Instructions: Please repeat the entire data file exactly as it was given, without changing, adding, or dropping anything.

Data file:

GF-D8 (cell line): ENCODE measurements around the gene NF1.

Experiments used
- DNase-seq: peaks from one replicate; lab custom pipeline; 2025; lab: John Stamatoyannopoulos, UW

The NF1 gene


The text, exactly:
GF-D8 (cell line): ENCODE measurements around the gene NF1.

Experiments used
- DNase-seq: peaks from one replicate; lab custom pipeline; 2025; lab: John Stamatoyannopoulos, UW

The NF1 gene